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Path and trajectory are referred to two different concepts.

Path and trajectory refer to two different concepts.

I want to know the difference of usage are referred and refer here. How does it affect the meaning?

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    what do you mean? Which one is meaningful? Is that what you are asking? "but which one to is the correct" doesn't make any sense; what do you mean by that?
    – LPH
    Oct 1 '20 at 7:09
  • Yeap, either first one or second one or both forms are acceptable
    – GPrathap
    Oct 1 '20 at 7:12
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    You mean Are both forms acceptable? The second version makes sense (though it may not be true, as Anton says). The first is an incorrect use of the verb to refer. A dictionary will give you the various definitions of refer someone to. Oct 1 '20 at 8:14
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    See lexico.com/en/definition/refer
    – Xanne
    Oct 1 '20 at 8:17
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To complete the answer to the revised question:

Your first sentence could be used as a clause in a context exemplified by "In this theory, path and trajectory are referred to two different concepts: predetermined fate and random chance."

The second statement is simple and can stand alone as a sentence, merely stating that the meanings are different (as I outline below).

trajectory = the curved path that an object follows after it has been thrown or shot into the air

Cambridge dictionary

This suggests that trajectory is a special type of path. This definition is consistent with the idea that the geometrically simple path followed by such an object is determined by its initial launch direction and speed, and then by the medium through which it passes.

In contrast, the geometrically complex path followed by something or someone may determined by their own volition and by the circumstances they meet on the way. A path over a mountain is a track that wanders up and down, round obstacles and over them. A trajectory (of a plane or missile) over a mountain is a simple curved track in the air.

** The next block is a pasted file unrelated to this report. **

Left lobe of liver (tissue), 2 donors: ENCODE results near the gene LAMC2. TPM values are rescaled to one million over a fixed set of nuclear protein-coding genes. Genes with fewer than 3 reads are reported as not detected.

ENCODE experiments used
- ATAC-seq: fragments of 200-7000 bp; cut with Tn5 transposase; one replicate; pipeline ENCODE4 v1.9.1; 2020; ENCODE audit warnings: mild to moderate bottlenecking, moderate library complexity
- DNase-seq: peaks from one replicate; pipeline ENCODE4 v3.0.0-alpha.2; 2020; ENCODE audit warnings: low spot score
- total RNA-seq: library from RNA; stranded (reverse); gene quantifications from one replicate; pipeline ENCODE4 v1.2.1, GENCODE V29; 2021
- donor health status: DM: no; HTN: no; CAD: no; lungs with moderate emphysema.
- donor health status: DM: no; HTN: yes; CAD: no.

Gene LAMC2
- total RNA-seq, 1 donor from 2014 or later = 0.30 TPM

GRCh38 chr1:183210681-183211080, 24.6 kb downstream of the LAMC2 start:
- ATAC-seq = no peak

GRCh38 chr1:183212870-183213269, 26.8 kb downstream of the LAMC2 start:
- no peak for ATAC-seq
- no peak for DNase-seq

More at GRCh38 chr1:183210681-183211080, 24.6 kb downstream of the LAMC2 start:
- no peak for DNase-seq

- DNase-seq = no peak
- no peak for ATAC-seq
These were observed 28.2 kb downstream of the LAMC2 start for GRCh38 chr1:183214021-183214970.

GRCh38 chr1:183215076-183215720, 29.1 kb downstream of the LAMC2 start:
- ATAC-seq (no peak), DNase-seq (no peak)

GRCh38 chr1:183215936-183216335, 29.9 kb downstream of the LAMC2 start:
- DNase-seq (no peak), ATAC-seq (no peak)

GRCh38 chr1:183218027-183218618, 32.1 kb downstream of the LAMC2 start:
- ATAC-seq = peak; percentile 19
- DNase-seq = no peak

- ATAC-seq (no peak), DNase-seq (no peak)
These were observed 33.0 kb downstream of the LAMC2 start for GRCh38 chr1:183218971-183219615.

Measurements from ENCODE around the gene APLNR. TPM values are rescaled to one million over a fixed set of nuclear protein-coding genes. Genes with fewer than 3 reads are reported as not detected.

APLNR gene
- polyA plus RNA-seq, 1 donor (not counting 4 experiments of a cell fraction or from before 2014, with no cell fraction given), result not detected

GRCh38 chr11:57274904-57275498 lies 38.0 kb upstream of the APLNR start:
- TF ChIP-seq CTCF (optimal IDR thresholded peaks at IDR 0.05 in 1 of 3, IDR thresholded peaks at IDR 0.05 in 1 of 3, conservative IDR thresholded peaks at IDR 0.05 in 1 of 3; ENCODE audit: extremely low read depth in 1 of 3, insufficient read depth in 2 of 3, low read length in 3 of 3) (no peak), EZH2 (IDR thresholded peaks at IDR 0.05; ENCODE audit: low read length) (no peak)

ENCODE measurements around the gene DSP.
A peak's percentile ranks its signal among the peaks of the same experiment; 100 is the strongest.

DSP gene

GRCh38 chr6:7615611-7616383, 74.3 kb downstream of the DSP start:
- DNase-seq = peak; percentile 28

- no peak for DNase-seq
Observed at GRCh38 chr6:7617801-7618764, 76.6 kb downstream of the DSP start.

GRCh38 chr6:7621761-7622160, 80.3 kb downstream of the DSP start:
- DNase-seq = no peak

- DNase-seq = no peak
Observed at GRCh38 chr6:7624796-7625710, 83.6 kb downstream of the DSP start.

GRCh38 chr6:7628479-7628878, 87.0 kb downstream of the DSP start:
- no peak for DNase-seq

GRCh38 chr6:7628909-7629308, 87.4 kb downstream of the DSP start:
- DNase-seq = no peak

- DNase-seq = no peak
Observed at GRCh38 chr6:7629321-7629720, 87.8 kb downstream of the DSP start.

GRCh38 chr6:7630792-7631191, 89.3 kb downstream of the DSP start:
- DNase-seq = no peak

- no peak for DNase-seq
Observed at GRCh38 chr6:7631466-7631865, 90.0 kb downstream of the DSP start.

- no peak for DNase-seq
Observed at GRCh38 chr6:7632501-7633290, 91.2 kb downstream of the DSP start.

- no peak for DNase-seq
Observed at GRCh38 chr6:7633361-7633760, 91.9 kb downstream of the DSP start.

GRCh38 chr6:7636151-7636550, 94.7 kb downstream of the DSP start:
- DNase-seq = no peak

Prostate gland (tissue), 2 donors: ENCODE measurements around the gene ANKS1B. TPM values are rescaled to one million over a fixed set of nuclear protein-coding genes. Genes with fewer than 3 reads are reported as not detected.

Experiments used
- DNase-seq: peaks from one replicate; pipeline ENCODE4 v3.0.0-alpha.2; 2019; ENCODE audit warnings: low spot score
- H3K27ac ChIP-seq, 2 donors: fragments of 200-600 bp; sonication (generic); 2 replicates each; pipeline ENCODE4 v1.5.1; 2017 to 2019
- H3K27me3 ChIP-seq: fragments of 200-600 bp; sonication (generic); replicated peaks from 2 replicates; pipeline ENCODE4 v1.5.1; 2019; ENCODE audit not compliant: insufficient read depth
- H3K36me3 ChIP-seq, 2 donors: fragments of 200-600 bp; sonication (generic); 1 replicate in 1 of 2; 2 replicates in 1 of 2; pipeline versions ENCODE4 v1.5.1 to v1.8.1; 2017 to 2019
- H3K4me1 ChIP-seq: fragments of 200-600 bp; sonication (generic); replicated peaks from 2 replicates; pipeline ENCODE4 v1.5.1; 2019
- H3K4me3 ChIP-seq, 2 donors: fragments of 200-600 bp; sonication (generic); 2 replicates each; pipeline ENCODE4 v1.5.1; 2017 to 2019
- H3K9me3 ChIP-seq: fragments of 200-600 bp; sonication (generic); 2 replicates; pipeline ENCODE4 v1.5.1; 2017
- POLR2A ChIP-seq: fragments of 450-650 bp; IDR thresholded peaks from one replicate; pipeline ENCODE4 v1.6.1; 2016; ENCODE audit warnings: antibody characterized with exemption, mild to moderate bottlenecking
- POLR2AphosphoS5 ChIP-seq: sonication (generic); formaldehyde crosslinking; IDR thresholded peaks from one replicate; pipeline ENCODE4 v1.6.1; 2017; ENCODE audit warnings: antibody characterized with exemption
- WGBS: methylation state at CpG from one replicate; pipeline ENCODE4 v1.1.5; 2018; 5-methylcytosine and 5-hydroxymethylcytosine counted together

The definition of trajectory as a sort of path has led sometimes to careless use (or unnecessary extension of meaning of trajectory) as synonyms for a track through life, for a description of the development of a process such as learning or the progress of a disease.

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  • I updated question, sorry for misunderstanding (:,
    – GPrathap
    Oct 1 '20 at 7:32
  • Thank youuu, I get it now
    – GPrathap
    Oct 1 '20 at 8:46
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    I enjoyed that - many thanks for a perceptive question.
    – Anton
    Oct 1 '20 at 9:13
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The two meanings are very different,"refer" is the active voice and "are referred" is the passive voice.

When the active voice is used it means that the subject of the verb carries out the action of the verb, for instance if you say that two people refer to something you mean that they speak of it. There is another use of "refer" which is used when a doctor or other professional sends a patient to see another professional with more specialist knowledge. The professional is said to "refer" the patient or client to a specialist.

On the other hand "are referred" is the passive voice. When the passive voice is used the subject of the verb is acted upon by another agent. If we look at the doctor/patient relationship described above we can say "The doctor referred the patient to the surgeon" (active voice) or "The patient was referred to the surgeon by the doctor" (passive voice). In both cases it is the doctor who has done the referring and the patient who has had the referring done to him but in the passive voice the patient is the subject of the verb "was referred".

What this means for your examples is that when the words "refer" to two different concepts in the active voice it means that they name those concepts in the normal way in the same way as 'car' and 'motorcycle' refer to two different kinds of vehicle. This is the normal use of a noun. The other example says that they "are referred" to two different concepts which means that they are pointed at those concepts by another agency, possibly by a previous sentence. This is a rather unusual use of a noun and I'm not quite sure what it means in this case.

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